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Say you start out with $A=\left\{3,−1,0,0\right\}$, run fft() and end up with $B=\left\{2,3+j,4,3-j\right\}$.

What specific steps would need to be done to obtain $A=\left\{3,−1,0,0\right\}$ again using some pre-calculation on $B$, then fft(), then maybe post-calculation steps before obtaining $A$? I have heard that this is possible but have not been able to work out how.

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3 Answers 3

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We want to do inverse DFT: $$ x(k) = \frac{1}{\sqrt{N}}\sum_n y(n) e^{j 2\pi kn/N}, $$ but can only do forward DFT. So let's try to make it "look" like a forward DFT. Note that we want a minus sign in the complex exponential. We can introduce it via complex conjugation: $$ \overline{x(k)} = \frac{1}{\sqrt{N}}\sum_n \overline{y(n)} e^{-j 2\pi kn/N}, $$ That is starting to look like a forward DFT now! So the recipe is:

  1. Complex conjugate the given sequence that we want to inverse DFT
  2. Calculate its forward DFT
  3. Calculate complex conjugate of the result.

That gives you the inverse DFT of the original sequence.

(Note that I cheated a little bit on the scaling factor to make it easier!)

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Alternatively to Atul's idea, you can also exploit the time-reversal property of the DFT:

N = 10;

x = randn(N, 1) + 1j*randn(N,1);

X = fft(x);

x2 = 1/N*fft(X);
x2 = x2(1+mod(-(0:N-1), N));

subplot(2,1,1);
plot(real(x), 'ob')
hold on;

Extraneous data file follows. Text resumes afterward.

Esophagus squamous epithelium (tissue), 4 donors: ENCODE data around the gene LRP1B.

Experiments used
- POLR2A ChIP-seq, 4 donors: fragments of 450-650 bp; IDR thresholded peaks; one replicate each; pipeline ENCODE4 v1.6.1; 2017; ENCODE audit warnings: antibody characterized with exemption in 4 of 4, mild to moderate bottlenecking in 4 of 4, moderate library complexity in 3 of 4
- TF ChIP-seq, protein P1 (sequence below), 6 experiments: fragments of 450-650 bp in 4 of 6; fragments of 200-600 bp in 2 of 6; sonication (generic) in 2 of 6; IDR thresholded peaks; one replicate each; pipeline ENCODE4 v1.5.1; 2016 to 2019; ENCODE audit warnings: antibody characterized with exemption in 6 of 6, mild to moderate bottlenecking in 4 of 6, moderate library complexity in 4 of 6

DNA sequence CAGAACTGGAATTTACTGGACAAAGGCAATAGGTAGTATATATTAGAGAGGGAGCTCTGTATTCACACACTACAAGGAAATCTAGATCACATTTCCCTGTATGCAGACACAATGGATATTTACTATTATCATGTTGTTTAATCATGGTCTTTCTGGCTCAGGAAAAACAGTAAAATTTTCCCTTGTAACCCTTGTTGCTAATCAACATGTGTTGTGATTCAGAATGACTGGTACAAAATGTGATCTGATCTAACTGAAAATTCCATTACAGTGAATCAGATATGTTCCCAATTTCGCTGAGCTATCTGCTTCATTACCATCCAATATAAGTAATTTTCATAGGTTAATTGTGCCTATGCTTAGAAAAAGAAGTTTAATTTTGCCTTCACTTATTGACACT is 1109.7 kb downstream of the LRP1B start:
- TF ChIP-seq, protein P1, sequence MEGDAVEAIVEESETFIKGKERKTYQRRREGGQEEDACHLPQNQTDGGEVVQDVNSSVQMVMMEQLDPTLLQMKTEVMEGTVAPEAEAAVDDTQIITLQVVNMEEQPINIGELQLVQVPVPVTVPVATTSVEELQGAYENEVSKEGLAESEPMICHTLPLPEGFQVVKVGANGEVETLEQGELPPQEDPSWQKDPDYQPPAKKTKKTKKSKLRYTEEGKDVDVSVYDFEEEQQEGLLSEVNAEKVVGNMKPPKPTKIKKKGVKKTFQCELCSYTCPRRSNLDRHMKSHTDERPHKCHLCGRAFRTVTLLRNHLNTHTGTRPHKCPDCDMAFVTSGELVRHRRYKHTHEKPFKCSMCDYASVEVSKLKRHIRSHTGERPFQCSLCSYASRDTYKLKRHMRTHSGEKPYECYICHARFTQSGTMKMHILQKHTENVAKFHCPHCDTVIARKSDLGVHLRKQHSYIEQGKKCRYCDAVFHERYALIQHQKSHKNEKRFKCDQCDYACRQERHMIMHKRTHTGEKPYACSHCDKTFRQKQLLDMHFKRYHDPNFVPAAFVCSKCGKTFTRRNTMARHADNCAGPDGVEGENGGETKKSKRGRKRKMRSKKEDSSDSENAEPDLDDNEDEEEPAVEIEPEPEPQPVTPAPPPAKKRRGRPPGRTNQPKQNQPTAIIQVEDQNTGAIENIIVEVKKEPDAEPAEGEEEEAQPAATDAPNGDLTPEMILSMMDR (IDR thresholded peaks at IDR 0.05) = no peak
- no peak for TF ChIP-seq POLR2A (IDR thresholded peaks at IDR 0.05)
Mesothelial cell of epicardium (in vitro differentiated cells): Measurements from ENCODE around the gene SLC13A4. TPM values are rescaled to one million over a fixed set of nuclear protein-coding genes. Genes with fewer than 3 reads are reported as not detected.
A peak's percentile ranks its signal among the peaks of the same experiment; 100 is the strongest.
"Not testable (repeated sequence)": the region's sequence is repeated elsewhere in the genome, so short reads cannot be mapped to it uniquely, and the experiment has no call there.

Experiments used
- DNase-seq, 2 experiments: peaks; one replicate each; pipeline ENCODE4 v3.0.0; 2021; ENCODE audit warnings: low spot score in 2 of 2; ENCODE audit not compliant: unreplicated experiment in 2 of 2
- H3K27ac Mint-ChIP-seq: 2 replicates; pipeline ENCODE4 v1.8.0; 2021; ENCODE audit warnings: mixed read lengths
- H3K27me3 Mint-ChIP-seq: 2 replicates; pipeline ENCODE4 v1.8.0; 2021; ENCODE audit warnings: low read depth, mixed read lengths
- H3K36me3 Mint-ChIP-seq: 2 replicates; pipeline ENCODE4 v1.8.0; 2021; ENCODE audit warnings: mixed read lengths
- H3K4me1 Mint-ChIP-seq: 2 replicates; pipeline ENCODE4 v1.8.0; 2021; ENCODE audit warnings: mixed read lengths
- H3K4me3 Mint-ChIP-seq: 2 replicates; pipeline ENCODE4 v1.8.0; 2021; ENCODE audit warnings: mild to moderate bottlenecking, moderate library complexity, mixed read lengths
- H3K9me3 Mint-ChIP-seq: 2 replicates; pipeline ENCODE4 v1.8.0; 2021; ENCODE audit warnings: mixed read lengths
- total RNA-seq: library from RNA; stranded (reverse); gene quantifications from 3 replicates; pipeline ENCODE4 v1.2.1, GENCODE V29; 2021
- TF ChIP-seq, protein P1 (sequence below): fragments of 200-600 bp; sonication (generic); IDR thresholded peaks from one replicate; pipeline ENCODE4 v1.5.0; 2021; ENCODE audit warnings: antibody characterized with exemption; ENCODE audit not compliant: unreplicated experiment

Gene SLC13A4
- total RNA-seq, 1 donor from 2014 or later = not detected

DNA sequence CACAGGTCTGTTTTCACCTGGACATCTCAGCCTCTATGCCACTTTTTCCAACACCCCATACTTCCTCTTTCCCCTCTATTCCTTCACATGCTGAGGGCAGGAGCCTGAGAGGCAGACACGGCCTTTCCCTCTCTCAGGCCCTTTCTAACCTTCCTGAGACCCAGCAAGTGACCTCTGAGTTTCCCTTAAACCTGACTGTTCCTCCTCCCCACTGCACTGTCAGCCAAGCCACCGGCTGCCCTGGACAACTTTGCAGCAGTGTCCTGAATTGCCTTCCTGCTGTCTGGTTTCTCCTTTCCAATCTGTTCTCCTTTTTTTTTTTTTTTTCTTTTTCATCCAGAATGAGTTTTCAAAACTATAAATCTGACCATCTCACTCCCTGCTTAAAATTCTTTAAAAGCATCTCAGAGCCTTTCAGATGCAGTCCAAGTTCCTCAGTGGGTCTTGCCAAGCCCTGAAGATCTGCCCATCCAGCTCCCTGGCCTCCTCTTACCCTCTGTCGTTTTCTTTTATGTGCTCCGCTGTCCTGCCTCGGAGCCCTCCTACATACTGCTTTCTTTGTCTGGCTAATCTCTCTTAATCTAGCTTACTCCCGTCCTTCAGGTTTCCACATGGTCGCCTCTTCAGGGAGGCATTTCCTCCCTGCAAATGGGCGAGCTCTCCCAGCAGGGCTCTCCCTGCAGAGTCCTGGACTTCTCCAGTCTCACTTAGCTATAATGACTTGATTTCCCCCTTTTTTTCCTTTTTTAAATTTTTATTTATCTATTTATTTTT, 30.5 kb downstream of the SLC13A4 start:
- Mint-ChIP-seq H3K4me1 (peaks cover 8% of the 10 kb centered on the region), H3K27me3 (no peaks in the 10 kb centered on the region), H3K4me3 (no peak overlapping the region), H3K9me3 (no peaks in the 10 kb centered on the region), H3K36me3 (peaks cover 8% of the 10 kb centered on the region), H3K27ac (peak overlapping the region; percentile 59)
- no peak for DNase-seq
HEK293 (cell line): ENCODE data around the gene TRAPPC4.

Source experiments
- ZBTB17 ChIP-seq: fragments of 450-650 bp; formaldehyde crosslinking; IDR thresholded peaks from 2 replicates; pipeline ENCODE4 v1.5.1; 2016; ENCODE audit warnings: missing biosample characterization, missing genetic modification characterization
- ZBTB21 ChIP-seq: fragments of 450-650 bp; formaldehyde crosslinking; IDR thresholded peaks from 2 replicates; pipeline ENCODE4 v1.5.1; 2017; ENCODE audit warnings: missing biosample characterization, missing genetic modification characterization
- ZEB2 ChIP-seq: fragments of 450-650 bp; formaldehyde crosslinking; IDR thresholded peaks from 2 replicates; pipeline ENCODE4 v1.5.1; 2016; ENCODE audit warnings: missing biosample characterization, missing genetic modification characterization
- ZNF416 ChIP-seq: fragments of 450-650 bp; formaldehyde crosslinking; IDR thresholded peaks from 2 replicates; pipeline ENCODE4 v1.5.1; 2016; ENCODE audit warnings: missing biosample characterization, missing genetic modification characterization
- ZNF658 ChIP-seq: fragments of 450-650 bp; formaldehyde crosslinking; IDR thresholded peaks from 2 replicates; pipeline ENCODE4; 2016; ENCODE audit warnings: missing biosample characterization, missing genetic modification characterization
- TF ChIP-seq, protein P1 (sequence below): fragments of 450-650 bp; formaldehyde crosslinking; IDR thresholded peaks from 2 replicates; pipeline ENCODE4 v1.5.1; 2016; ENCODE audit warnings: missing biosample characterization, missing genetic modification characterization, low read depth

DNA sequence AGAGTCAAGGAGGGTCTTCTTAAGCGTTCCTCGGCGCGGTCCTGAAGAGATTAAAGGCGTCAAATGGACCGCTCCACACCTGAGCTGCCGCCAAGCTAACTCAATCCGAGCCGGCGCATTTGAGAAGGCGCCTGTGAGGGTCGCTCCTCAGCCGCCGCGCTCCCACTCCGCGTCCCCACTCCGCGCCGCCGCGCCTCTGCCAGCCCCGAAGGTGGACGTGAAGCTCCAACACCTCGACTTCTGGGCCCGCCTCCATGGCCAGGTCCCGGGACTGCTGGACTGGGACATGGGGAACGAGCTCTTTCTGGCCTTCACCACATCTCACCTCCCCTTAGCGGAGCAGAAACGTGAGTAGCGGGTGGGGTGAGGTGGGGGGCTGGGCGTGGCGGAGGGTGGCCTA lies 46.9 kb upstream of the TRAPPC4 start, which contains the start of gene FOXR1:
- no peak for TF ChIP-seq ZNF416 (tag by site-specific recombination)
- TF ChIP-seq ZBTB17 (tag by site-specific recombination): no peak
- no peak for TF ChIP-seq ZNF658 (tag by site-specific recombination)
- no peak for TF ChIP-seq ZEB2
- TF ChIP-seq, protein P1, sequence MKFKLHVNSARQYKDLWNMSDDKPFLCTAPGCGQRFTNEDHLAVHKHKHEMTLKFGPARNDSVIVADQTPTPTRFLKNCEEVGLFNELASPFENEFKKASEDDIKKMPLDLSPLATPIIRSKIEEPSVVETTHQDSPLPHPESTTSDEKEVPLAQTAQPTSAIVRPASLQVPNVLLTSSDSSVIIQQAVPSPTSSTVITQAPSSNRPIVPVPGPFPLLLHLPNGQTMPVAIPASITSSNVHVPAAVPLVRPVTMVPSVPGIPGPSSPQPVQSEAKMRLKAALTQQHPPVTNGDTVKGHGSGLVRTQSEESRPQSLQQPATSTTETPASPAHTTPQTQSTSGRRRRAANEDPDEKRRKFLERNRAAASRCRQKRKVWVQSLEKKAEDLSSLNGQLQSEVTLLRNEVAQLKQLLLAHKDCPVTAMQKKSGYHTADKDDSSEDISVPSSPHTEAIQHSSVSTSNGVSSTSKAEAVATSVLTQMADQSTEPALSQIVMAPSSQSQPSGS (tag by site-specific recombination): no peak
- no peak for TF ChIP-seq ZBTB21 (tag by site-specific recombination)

plot(real(x2), 'x-r');
hold off;

subplot(2,1,2);
plot(imag(x), 'ob')
hold on;
plot(imag(x2), 'x-r');
hold off;

enter image description here

The inverse DFT is equal to the forward DFT, but the result is time-reversed. Note that in the discrete domain time-reversal accounts to not just a simple "read from the back to front" but it corresponds to reading the first element and then from back to front. See also here.

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Today I read this in the documentation for FFTW (emphasis mine):

There is no sign parameter in fftw_plan_guru_split_dft. This function always plans for an FFTW_FORWARD transform. To plan for an FFTW_BACKWARD transform, you can exploit the identity that the backwards DFT is equal to the forwards DFT with the real and imaginary parts swapped.

This means that we must swap the real and imaginary parts of the input, and then also of the output.

We also need to take into account that the ifft typically normalizes by N.

For example, in MATLAB,

N = 8;
x = complex(randn(N, 1), randn(N, 1));

X = fft(x);

Y = complex(imag(X), real(X)); % swap real and imaginary components
y = fft(Y) / N;
y = complex(imag(y), real(y)); % swap real and imaginary components

all(x-y < 1e-15)
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